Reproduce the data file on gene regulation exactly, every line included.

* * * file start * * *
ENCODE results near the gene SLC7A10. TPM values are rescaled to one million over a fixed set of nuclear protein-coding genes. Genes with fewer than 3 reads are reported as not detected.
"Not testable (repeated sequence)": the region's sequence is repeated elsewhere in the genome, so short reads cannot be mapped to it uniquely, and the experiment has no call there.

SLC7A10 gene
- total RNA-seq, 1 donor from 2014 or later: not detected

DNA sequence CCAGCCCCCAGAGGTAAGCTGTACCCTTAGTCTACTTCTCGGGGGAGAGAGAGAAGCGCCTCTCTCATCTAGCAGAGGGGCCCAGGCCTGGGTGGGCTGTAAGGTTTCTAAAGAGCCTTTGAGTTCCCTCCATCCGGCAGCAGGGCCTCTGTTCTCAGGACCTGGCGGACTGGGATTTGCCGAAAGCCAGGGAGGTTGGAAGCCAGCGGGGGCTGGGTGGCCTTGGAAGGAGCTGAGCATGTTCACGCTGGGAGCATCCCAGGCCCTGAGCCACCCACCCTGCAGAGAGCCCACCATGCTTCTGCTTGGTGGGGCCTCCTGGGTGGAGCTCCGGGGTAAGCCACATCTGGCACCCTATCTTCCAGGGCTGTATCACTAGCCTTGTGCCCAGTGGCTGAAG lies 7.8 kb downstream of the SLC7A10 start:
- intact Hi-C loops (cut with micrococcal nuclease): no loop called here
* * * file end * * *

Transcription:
ENCODE results near the gene SLC7A10. TPM values are rescaled to one million over a fixed set of nuclear protein-coding genes. Genes with fewer than 3 reads are reported as not detected.
"Not testable (repeated sequence)": the region's sequence is repeated elsewhere in the genome, so short reads cannot be mapped to it uniquely, and the experiment has no call there.

SLC7A10 gene
- total RNA-seq, 1 donor from 2014 or later: not detected

DNA sequence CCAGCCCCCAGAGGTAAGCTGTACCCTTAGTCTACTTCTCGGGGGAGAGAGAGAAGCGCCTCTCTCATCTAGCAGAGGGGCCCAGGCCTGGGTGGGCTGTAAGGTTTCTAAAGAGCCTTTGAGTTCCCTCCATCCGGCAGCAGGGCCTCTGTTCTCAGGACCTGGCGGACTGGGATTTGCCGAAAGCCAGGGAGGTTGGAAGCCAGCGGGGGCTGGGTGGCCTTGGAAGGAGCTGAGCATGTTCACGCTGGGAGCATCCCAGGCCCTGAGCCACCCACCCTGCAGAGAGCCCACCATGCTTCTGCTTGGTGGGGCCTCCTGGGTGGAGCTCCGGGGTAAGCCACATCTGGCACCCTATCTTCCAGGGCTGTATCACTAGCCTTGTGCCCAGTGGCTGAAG lies 7.8 kb downstream of the SLC7A10 start:
- intact Hi-C loops (cut with micrococcal nuclease): no loop called here